Founded in 1970 with the aim of conserving ancient Iraqi culture, the Iraqi House of Fashion started as a financially independent legal entity. However, the Iraqi House of Fashion Law was passed in 1985 with the help of the Iraqi Ministry of Culture and Media to help the fashion organization receive governmental support.
This support resulted in the building of a luxurious palace, considered to be one of the country’s most beautiful architectural monuments, on Palestine Street in eastern Baghdad.
But the good times for the fashion house came to an end in 2003 due to the US invasion of Iraq and the lack of security that swept through the country. The house was looted, its founder and manager had to retire and leave the country and the splendid palace was abandoned and slowly fell into ruin.
Although the Iraqi House of Fashion has made a comeback in the last few years, the present conservative environment makes it difficult for the organization to return to its days of glory.
In a country still suffering from war and terrorism, organizers of fashion shows remain fearful. For instance, Karar Nushy, a fashion designer whose work is well-known in the industry, was murdered July 4. The case remains unsolved.
“Organizers of such cultural events are still being threatened by those who consider it a Western tradition that could corrupt society,” Saif al-Obeidi, designer and technical manager for Iraqi House of Fashion, told Al-Monitor.
Work is almost complete on AMAR‘s latest exciting educational project in Iraq.
The state-of-the-art Secondary School in Basra is expected to begin teaching its 500+ students in October.
Ten percent of that number will be orphans who will receive a fantastic education completely free of charge, thanks to AMAR’s generous supporters.
Please help ensure Iraq’s children have the childhoods they deserve — support AMAR’s work today: https://appeal.amarfoundation.org/
(Source: AMAR International Charitable Foundation)
The International Rescue Committee (IRC) and Sesame Workshop — the nonprofit, educational organization behind Sesame Street — are working together to give millions of refugee children in Syria, Jordan, Lebanon and northern Iraq the support they need to learn, grow and thrive.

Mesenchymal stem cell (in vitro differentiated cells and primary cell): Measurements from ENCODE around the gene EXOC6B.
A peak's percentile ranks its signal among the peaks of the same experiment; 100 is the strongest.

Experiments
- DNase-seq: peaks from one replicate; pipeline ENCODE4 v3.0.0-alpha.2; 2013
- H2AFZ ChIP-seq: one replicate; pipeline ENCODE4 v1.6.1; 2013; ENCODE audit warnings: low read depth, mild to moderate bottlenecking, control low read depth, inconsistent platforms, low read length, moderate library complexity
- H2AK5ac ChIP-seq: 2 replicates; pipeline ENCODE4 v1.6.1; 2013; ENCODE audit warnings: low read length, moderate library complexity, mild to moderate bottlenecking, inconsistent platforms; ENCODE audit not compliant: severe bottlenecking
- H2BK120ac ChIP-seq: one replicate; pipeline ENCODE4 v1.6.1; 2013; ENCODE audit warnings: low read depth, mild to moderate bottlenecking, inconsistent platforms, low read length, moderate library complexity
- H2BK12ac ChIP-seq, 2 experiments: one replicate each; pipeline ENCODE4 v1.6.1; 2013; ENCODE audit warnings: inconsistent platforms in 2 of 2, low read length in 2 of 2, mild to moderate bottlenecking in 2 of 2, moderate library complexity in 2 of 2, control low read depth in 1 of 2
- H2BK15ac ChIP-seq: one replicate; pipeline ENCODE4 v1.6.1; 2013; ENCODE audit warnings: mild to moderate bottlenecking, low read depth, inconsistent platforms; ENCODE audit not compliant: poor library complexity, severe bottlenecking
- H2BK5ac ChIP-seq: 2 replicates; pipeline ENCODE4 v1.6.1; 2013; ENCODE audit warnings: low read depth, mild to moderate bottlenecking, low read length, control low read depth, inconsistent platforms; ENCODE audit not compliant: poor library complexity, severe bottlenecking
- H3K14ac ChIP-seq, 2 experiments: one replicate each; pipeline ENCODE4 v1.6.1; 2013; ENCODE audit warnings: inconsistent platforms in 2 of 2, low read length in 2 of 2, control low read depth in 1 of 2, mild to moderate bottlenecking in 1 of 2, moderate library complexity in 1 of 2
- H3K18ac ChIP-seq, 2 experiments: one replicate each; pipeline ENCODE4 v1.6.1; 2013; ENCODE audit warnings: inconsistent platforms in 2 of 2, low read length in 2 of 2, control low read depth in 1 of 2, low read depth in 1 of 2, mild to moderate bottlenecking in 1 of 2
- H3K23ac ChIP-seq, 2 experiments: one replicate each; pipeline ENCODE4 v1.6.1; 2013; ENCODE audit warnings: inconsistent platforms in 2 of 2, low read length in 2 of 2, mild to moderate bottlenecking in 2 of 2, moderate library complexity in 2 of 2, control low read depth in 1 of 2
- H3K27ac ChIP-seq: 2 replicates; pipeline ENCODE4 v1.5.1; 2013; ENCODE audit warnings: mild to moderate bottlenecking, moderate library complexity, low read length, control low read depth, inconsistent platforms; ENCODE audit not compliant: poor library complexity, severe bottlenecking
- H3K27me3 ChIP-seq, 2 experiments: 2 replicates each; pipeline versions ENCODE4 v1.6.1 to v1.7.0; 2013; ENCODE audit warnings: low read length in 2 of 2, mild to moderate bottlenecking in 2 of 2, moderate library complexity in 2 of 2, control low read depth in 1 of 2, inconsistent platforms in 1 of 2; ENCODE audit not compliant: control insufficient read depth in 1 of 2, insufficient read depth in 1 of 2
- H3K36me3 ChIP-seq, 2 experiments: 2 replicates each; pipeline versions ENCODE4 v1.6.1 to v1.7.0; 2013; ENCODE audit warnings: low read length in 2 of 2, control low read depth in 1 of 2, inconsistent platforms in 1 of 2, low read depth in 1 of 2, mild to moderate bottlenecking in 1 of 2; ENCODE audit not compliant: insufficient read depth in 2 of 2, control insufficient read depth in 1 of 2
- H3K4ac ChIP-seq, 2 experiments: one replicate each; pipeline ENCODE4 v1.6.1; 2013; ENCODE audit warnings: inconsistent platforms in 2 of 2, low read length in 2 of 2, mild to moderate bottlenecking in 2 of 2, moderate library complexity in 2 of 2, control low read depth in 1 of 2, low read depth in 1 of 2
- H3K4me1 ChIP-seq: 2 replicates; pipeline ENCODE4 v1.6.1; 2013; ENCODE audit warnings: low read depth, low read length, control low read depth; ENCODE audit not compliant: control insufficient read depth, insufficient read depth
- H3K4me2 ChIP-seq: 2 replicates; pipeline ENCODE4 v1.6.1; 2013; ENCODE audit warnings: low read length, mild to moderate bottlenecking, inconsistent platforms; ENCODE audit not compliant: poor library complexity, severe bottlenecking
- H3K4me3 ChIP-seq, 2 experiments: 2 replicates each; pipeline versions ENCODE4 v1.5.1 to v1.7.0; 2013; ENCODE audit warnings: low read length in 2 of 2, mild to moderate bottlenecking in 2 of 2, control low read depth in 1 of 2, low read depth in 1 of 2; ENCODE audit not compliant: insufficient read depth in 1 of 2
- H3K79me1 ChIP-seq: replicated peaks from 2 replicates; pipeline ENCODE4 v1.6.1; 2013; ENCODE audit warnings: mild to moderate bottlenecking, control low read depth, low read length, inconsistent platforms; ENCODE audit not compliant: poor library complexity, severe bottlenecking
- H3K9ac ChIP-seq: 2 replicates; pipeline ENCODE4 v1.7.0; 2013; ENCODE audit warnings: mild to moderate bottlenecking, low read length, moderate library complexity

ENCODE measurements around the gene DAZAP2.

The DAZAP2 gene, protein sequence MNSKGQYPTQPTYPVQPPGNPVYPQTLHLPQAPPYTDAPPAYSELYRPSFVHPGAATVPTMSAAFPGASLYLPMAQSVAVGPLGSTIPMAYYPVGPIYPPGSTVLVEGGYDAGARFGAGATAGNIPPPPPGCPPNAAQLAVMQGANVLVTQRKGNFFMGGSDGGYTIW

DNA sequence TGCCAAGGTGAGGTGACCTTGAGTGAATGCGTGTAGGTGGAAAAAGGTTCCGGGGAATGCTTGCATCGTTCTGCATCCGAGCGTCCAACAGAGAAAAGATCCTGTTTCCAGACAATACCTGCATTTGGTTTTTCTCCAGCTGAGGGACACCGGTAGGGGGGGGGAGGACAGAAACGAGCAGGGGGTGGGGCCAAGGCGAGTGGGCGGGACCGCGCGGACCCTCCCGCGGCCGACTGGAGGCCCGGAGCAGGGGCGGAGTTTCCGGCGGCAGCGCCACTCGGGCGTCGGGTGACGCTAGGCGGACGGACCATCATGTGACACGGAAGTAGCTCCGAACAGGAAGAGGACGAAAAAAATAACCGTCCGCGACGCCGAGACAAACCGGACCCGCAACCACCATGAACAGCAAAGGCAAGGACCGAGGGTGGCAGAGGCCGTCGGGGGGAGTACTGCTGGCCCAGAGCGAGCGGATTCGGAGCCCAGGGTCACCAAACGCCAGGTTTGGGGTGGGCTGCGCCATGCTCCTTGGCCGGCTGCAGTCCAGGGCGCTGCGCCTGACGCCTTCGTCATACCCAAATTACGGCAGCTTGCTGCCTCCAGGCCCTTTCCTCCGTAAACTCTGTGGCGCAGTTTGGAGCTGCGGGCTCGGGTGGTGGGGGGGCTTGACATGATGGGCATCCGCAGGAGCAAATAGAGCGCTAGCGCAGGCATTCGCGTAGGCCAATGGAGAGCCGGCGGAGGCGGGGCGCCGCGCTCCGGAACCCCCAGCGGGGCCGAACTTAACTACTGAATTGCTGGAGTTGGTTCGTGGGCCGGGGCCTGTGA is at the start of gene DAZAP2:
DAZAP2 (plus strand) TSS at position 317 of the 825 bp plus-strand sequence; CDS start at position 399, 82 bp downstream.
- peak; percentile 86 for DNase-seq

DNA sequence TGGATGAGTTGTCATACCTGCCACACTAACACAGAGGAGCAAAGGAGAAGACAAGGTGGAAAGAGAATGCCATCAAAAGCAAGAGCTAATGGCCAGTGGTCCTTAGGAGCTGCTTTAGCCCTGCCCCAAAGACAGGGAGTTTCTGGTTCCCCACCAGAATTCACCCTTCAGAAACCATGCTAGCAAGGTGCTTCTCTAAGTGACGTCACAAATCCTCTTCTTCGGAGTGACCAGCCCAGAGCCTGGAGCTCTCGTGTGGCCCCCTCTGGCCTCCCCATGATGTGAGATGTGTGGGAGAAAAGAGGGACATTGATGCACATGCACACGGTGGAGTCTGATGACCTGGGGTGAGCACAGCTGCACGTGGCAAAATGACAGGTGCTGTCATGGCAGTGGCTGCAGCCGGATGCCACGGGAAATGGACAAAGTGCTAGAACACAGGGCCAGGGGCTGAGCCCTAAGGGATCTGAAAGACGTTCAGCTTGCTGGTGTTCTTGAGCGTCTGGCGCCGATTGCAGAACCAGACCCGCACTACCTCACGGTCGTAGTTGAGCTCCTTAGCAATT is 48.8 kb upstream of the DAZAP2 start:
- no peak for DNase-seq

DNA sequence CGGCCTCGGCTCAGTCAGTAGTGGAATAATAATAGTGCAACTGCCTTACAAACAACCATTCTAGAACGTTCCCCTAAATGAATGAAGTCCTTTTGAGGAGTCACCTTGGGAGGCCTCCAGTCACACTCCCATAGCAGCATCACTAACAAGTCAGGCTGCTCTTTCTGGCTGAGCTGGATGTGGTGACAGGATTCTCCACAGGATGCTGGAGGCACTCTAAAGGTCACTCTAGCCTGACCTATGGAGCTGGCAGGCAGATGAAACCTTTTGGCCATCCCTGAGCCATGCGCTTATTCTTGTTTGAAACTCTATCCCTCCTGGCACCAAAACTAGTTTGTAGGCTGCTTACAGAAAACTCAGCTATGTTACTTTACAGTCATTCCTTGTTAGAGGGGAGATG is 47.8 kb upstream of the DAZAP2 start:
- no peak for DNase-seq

The Syrian refugee crisis is the defining humanitarian issue of our time. It challenges our morals, imagination, leadership, and global stability. Failing to act can cast a long shadow: a lost generation of children whose lives are forever defined by their experience of war.
Few Syrian children have opportunities to learn and play; many are neglected; some have been exposed to extreme violence and experienced unspeakable trauma that will have a long-lasting impact on their health and future. They are at risk of “toxic stress,” a biological response to prolonged and severe adversity that disrupts a child’s brain development.
But children are resilient, and if we can reach them early, we can reduce this damage and have a positive influence on their lives. Research shows that nurturing care and learning can reverse the effects of toxic stress, and skills developed in early childhood last a lifetime.
That’s where the IRC and Sesame Workshop are determined to help.
We will combine Sesame Street’s history of proven educational content with the IRC’s decades of assistance in crisis-affected areas to deliver a suite of culturally relevant programming and multimedia content tailored for the needs of refugee children and their caregivers.
David Miliband, President and CEO of the IRC, said:
“Our partnership with Sesame Street will help transform children’s lives by making sure that their social-emotional needs are met so they are able to receive an education, contribute to their community and succeed as adults.”
(Source: International Rescue Committee)